"Ah, then, it's a gift"
- Jeff Boston
That last utterance in this epic speaks volumes. Yevgraf's line pays tribute to Yuri, a man who continuously lived in the light when surrounded by darkness. It also shows that a once cutthroat collectivist like Yevgraf had come to regret the devastating decision in his ignorant youth to forsake God for the (always) broken promises of man. This fine film with scintillating cinematography captures the evil inherent in a putrid philospophy and should serve as a cautionary tale for all time. Rod Steiger is especially good as a bad man who does some good things and Omar Sharif is good as a good man who does a bad thing, but this movie (as with countless others) portrays it as good.
A motion picture for the ages
If Omar Shariff and Julie Christy had each only made one movie in their entire acting careers then this was the one. He IS Zhivago. She IS Lara. A masterpiece. I was 15 when this came out and I am still stunned by this extraordinary motion picture. Stunningly photographed!! I am still after all these years in love with Laura. Every role in this film for the ages is brilliantly acted.
One of the Great Love Stories of the 20th Century.
- Frank Harris Horn
Oscar-winning director, Sir David Lean goes on location in Spain, Finland and (the former) Yugoslavia to film one of his greatest achievements since "The Bridge on the River Kwai", as he brings Boris Pasternak's world-renowned novel to life on the silver screen. Omar Sharif leads an international cast, as he stars in the title role of Yuri Andreyevich Zhivago, the Russian doctor/poet, and Julie Christie and Geraldine Chaplin are the two women, he falls in love with during World War I and the outbreak of the Bolshevik Revolution. Winner of five Academy Awards including Best Cinematography (Color), Maurice Jarre won for Best Original Score, Best Art Direction-Set Decoration (Color), Best Screenplay Adaptation and Best Costume Design (Color). Listen for the hauntingly beautiful "Lara's Theme" and "Somewhere, My Love". Also starring Sir Alec Guinness, Rod Steiger, Siobhan McKenna, Sir Ralph Richardson, Tom Courtenay, Geoffrey Keen, Lucy Westmore, Klaus Kinski, Rita Tushingham, Jeffrey Rockland, Bernard Kay, Adrienne Corri, Tarek Sharif, JAck MacGowran, Gerard Tichy & Noel Willman.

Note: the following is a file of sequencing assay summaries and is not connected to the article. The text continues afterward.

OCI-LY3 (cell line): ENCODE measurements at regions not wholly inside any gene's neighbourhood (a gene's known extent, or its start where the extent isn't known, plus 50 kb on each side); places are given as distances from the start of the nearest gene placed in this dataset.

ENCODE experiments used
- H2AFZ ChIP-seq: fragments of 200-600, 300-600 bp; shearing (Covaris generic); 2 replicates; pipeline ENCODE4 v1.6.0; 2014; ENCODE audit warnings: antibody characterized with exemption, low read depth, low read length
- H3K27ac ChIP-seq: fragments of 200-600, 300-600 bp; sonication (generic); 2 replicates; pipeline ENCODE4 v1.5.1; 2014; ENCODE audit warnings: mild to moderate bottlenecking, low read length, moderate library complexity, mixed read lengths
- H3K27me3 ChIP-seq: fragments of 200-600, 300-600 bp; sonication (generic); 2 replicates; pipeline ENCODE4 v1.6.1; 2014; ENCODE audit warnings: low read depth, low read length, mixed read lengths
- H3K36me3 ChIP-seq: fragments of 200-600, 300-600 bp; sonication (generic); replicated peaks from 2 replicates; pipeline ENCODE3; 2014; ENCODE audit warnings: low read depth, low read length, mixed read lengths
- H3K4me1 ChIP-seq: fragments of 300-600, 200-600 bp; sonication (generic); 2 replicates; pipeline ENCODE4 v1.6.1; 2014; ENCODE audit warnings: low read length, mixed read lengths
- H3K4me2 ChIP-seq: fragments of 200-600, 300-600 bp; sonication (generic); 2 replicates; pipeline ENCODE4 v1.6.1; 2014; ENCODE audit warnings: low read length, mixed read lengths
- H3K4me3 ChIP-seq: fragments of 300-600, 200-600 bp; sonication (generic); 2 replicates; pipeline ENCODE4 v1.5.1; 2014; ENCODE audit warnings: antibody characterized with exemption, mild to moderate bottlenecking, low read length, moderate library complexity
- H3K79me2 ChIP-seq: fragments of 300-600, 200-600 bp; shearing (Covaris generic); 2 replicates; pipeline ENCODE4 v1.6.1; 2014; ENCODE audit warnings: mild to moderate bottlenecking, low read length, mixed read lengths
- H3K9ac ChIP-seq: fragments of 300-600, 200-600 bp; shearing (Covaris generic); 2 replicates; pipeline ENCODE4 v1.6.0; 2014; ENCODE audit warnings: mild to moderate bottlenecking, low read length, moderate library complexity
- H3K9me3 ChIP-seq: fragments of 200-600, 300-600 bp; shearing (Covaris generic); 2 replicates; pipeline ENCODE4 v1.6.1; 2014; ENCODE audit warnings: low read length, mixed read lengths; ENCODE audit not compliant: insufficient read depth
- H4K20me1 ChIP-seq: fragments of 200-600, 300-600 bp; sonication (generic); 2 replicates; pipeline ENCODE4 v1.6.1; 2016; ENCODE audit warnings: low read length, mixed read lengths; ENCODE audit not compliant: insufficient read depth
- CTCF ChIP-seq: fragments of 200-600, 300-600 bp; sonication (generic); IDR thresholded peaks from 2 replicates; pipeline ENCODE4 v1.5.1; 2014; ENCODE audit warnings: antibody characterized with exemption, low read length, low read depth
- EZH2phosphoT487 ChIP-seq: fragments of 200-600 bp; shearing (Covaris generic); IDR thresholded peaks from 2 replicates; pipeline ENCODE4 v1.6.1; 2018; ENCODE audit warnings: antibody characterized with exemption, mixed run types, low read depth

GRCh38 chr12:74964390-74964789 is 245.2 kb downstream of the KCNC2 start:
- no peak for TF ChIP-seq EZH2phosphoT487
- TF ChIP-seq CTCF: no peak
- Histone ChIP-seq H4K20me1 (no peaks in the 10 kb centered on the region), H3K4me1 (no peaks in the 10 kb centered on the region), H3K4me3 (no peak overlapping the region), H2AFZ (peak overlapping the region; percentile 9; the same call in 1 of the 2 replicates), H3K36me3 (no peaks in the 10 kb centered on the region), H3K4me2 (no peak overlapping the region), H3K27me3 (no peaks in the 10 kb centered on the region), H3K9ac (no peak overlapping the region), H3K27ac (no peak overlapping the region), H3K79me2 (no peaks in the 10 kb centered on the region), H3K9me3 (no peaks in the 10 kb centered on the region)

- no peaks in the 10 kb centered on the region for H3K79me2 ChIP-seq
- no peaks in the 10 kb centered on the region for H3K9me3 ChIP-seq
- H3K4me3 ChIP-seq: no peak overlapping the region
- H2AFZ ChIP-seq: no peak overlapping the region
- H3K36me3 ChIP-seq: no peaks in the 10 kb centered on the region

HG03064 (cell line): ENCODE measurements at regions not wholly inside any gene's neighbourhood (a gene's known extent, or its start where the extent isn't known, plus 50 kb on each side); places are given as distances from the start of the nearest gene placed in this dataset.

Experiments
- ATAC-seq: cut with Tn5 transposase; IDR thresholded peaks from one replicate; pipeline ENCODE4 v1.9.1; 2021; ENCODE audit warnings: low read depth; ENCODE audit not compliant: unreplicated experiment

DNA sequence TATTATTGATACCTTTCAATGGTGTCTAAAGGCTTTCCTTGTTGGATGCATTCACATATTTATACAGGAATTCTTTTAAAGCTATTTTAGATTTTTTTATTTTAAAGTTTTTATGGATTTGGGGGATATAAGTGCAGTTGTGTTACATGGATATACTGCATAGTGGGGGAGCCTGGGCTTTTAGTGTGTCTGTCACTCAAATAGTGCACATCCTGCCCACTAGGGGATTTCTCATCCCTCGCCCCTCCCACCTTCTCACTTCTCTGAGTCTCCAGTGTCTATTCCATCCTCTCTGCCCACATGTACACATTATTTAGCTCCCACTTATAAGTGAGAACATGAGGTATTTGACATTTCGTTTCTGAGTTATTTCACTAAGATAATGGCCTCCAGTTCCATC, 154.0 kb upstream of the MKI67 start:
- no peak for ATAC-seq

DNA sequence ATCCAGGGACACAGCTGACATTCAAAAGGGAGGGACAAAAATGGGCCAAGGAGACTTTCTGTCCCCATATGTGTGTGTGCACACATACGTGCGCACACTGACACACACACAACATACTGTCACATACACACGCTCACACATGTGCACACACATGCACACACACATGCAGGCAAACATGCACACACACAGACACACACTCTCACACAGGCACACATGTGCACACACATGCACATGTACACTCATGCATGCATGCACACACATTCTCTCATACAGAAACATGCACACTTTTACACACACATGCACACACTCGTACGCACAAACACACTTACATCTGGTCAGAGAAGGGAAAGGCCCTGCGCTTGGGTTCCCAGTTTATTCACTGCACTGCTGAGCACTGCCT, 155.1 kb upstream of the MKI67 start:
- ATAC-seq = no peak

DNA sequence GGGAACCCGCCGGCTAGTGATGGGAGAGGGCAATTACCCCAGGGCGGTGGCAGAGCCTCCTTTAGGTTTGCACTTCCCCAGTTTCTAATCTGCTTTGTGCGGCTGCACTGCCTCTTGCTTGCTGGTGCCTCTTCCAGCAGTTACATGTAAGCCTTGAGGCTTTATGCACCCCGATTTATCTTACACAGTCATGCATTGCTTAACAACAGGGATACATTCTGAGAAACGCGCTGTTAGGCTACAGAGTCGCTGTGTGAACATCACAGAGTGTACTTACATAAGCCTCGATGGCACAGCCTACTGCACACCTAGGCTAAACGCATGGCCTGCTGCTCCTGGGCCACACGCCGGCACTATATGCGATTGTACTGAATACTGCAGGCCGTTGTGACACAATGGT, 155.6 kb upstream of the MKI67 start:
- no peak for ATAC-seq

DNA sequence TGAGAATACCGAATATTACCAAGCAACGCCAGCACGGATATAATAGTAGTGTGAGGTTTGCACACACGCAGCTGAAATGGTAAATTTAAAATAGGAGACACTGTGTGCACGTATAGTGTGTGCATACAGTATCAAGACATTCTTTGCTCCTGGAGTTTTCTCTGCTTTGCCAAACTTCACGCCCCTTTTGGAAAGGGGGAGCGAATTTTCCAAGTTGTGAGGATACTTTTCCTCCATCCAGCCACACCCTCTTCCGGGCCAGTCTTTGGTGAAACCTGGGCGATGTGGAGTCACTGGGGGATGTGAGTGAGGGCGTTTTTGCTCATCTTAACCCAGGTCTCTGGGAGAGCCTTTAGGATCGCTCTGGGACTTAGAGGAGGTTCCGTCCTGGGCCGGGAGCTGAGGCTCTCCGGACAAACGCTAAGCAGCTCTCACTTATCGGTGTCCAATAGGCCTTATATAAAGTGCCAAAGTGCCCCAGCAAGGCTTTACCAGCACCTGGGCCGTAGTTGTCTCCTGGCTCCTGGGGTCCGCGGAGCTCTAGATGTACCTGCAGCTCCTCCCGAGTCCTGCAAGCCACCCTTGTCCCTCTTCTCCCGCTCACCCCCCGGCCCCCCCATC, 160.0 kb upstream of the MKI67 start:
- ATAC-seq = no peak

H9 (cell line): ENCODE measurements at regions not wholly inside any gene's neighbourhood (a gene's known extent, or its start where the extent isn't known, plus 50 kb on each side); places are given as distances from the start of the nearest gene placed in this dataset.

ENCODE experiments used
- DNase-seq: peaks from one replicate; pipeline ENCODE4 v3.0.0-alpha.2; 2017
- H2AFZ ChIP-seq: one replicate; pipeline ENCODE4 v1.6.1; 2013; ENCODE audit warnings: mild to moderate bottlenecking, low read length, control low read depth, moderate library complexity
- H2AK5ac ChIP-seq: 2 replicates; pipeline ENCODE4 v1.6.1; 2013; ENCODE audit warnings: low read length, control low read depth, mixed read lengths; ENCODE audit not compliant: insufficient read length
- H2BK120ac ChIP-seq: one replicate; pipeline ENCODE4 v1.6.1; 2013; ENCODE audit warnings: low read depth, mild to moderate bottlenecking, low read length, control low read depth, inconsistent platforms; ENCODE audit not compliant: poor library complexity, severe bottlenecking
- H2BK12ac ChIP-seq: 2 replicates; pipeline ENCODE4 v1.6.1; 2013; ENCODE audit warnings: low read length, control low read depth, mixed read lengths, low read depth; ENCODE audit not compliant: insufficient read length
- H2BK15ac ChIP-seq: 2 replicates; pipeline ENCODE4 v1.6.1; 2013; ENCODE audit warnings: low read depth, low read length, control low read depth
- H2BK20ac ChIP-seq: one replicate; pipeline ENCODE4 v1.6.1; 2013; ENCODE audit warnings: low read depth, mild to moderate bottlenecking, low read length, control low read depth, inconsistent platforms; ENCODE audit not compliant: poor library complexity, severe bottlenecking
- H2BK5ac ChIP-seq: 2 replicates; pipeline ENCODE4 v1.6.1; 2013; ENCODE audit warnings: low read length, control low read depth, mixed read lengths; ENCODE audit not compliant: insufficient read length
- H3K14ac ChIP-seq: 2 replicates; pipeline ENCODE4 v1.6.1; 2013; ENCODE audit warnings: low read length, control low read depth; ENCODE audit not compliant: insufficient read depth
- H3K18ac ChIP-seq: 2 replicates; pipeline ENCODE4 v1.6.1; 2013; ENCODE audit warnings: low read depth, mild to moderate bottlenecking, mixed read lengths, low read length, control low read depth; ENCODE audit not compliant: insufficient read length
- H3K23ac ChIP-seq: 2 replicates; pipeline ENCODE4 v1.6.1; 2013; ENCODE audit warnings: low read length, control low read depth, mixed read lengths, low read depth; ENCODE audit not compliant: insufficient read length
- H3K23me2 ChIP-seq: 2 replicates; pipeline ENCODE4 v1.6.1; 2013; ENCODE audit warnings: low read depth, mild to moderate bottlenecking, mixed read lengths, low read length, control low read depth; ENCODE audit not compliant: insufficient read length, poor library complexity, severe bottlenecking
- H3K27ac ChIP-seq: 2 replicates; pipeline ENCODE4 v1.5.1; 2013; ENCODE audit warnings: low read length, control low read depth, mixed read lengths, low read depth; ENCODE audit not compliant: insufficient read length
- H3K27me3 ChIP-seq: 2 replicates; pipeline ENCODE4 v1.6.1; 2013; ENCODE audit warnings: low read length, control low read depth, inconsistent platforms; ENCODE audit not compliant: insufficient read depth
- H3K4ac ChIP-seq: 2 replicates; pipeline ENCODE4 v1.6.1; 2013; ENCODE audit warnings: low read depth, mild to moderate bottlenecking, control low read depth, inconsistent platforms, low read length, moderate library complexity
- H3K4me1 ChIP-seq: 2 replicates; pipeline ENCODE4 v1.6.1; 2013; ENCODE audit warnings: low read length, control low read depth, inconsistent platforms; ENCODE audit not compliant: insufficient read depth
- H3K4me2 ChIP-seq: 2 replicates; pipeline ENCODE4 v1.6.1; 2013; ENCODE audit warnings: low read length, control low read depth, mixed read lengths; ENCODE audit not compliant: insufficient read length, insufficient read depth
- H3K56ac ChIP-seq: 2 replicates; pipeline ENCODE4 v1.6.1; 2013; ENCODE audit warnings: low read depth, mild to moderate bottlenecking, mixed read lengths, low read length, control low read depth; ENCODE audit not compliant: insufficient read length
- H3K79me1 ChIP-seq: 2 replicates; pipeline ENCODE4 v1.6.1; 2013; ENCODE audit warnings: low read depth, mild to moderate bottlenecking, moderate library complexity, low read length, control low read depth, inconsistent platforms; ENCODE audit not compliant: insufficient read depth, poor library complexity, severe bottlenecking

AN OUTSTANDING FILM